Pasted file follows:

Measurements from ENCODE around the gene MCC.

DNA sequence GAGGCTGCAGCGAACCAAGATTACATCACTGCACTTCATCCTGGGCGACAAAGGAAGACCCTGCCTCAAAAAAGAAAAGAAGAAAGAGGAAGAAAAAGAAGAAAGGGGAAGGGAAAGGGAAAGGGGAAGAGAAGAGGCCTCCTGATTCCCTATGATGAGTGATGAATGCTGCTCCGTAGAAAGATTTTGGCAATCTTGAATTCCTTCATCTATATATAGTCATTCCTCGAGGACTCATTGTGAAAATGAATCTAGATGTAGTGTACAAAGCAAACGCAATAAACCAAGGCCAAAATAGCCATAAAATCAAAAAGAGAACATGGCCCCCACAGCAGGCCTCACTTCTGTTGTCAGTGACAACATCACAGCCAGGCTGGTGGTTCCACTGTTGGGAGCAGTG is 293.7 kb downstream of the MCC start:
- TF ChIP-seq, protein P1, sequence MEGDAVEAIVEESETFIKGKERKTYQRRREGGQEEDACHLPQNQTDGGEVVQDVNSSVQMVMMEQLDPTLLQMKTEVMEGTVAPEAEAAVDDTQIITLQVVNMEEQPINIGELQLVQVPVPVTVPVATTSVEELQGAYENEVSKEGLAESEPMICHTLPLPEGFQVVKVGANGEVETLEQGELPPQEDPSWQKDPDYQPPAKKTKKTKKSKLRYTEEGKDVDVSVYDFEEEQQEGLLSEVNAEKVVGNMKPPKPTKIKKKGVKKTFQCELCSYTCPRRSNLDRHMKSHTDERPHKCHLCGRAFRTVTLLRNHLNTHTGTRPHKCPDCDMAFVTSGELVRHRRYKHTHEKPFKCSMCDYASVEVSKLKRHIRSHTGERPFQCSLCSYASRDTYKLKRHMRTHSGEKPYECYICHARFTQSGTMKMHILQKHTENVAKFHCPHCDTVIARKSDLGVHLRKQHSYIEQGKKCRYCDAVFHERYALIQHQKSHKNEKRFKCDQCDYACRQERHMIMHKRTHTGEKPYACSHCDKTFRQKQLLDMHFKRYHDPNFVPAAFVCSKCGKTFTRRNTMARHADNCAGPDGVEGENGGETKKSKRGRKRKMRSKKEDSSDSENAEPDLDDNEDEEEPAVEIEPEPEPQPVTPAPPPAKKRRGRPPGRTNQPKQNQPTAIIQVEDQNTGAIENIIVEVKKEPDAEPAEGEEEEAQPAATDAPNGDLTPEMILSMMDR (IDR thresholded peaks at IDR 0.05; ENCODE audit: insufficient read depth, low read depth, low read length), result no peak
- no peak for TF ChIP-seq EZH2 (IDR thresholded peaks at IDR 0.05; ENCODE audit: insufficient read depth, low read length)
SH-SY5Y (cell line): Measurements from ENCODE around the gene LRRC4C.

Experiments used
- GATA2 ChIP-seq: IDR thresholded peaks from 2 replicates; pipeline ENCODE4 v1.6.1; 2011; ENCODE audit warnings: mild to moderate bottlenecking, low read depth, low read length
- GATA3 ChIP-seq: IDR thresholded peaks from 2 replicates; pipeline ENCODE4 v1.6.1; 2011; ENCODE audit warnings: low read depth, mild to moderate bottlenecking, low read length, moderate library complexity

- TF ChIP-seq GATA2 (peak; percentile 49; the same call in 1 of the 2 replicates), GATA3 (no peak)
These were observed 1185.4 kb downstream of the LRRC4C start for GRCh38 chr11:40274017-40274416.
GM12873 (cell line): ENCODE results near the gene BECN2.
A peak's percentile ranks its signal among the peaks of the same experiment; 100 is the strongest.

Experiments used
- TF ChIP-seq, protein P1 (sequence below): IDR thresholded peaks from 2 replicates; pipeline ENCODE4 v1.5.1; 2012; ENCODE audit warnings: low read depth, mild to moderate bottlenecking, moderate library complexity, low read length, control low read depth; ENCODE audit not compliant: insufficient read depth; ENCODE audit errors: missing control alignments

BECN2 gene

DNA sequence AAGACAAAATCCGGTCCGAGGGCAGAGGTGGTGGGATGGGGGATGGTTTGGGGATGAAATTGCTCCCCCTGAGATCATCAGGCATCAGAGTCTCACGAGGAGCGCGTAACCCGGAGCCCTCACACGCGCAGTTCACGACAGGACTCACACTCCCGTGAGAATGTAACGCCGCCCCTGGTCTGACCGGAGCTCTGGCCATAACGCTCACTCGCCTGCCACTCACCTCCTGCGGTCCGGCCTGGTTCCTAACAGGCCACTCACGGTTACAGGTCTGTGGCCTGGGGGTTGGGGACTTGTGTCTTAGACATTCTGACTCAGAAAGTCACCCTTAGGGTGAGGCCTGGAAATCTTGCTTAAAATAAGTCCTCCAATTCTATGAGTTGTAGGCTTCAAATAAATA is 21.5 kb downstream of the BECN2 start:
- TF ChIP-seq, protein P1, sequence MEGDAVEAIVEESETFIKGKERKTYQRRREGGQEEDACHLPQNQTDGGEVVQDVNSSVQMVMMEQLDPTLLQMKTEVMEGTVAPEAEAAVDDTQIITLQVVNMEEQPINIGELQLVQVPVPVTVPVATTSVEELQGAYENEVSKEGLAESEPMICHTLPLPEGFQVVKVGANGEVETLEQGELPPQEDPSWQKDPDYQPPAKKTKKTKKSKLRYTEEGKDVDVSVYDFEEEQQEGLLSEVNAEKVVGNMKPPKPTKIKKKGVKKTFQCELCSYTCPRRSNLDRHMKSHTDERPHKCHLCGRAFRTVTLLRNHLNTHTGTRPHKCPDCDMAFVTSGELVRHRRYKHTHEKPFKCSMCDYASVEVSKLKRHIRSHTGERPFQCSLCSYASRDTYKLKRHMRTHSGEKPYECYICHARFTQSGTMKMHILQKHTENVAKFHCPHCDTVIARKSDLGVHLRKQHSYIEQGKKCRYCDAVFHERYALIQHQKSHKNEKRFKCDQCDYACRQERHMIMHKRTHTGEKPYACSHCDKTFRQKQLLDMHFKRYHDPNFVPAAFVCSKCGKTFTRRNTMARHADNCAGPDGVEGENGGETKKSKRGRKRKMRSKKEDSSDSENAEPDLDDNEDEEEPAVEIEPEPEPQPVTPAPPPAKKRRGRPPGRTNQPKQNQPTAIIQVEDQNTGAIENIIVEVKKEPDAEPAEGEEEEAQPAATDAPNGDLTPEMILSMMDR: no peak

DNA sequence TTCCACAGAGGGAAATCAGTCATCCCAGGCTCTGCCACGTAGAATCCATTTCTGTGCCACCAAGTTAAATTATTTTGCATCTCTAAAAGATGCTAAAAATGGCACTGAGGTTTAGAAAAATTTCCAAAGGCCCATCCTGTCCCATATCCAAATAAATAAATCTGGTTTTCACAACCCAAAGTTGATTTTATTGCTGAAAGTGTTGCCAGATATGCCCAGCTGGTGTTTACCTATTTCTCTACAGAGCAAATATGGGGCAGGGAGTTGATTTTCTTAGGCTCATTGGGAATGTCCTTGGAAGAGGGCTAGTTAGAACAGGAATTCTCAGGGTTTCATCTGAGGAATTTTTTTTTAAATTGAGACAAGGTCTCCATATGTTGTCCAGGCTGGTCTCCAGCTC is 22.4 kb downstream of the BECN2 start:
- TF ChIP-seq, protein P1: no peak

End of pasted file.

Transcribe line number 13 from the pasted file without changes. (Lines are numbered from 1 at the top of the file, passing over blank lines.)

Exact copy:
Experiments used